8. Hysterectomy for noncancerous reasons is usually considered only after all other treatment approaches have been tried without success.

Types of Hysterectomy: 
Depending on the reason for the hysterectomy, a surgeon may choose to remove all or only part of the uterus. Patients and health care providers sometimes use these terms inexactly, so it is important to clarify if the cervix and/or ovaries are removed:

In partial or supracervical hysterectomy, the upper portion of the uterus is removed, leaving the cervix intact.

Complete or total hysterectomy involves the removal of both the uterus and the cervix. This is the most common type of hysterectomy performed.

Hysterectomy with bilateral salpingo-oophorectomy is the removal of the uterus, cervix, fallopian tubes, and ovaries.

Radical hysterectomy is an extensive surgical procedure in which the uterus, cervix, ovaries, fallopian tubes, upper vagina, some surrounding tissue, and lymph nodes are removed.

Hysterectomy Surgical Procedures
Traditionally, hysterectomies have been performed using a technique known as total abdominal hysterectomy (TAH). However, in recent years, two less-invasive procedures have been developed: Vaginal hysterectomy and Laparoscopic hysterectomy:

  1. Total Abdominal Hysterectomy (TAH): In a total abdominal hysterectomy (TAH), the surgeon makes an incision approximately five inches long in the abdominal wall, cutting through skin and connective tissue to reach the uterus. This type of surgery is especially useful if there are large fibroids or if cancer is suspected. Disadvantages include more pain and a longer recovery time than other procedures, and a larger scar.
  2. Vaginal Hysterectomy: A vaginal hysterectomy is done through a small incision at the top of the vagina. Through the incision, the uterus (and cervix, if necessary) is separated from its connecting tissue and blood supply and removed through the vagina. This procedure is often used for conditions such as uterine prolapse. Vaginal hysterectomy heals faster than abdominal hysterectomy, results in less pain, and generally does not cause external scarring.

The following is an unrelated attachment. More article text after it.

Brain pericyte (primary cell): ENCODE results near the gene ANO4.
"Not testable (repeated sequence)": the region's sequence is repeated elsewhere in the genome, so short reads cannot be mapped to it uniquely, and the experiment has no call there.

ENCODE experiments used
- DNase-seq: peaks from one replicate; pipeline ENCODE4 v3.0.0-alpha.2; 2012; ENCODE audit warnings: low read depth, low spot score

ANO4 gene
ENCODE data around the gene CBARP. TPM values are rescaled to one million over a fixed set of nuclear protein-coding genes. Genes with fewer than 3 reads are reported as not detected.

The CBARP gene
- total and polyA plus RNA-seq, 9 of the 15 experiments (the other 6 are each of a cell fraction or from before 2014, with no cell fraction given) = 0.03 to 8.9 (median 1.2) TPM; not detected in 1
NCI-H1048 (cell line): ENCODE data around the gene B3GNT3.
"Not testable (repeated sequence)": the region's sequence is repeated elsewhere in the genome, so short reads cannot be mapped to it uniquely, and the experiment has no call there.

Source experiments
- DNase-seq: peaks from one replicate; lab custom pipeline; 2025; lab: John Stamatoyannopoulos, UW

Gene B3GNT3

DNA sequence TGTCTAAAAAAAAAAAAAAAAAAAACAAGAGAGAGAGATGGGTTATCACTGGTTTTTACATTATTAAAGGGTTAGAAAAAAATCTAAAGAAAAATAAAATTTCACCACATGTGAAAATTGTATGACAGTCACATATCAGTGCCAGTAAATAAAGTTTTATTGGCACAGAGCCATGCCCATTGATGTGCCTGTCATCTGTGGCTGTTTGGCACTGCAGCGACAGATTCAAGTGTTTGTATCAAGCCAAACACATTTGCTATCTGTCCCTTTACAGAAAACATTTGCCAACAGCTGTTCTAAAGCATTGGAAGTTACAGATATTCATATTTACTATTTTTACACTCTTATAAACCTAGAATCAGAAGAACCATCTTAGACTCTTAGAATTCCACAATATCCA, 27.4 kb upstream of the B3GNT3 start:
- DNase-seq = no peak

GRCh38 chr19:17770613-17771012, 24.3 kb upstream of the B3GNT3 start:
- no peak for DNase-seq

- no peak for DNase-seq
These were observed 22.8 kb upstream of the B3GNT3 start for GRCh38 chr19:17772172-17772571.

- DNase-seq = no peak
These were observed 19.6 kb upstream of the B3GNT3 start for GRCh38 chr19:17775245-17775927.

3. Laparoscopic Hysterectomy: During a laparoscopic hysterectomy, your doctor uses a tiny instrument called a laparoscope. A laparoscope is a long, thin tube with a high-intensity light and a high-resolution camera at the front. The instrument is inserted through incisions in the abdomen. Three or four small incisions are made instead of one large incision. Once the surgeon can see your uterus, they will cut the uterus into small pieces and remove one piece at a time.

A hysterectomy is a major decision that you should take after careful consultation with your doctor. You should understand the reason for the operation, the benefits and risks and the alternatives to a hysterectomy. If you are unsure, discuss the issue with your doctor or obtain a second opinion.

3291 people found this helpful

Hysterectomy - Know More About It!

MS - Obstetrics and Gynaecology, MBBS
Gynaecologist, Delhi
Hysterectomy - Know More About It!

A hysterectomy is a surgical procedure to remove a woman's uterus. The uterus, also known as the womb, is where a baby grows when a woman is pregnant. The uterine lining is the source of menstrual blood.

You may need a hysterectomy for many reasons. The surgery can be used to treat a number of chronic pain conditions as well as certain types of cancer and infections.

A woman may have a hysterectomy for different reasons, including:

  1. Uterine fibroids that cause pain, bleeding, or other problems
  2. Uterine prolapse, which is a sliding of the uterus from its normal position into the vaginal canal
  3. Cancer of the uterus, cervix, or ovaries
  4. Endometriosis
  5. Abnormal vaginal bleeding
  6. Chronic pelvic pain
  7. Adenomyosis, or a thickening of the uterus

Hysterectomy for noncancerous reasons is usually considered only after all other treatment approaches have been tried without success.

Types of Hysterectomy-

Depending on the reason for the hysterectomy, a surgeon may choose to remove all or only part of the uterus. Patients and health care providers sometimes use these terms inexactly, so it is important to clarify if the cervix and/or ovaries are removed:

  • In partial or supracervical hysterectomy, the upper portion of the uterus is removed, leaving the cervix intact.
  • Complete or total hysterectomy involves the removal of both the uterus and the cervix. This is the most common type of hysterectomy performed.
  • Hysterectomy with bilateral salpingo-oophorectomy is the removal of the uterus, cervix, fallopian tubes, and ovaries.
  • Radical hysterectomy is an extensive surgical procedure in which the uterus, cervix, ovaries, fallopian tubes, upper vagina, some surrounding tissue, and lymph nodes are removed.

Hysterectomy Surgical Procedures-

Traditionally, hysterectomies have been performed using a technique known as total abdominal hysterectomy (TAH). However, in recent years, two less-invasive procedures have been developed: Vaginal hysterectomy and Laparoscopic hysterectomy: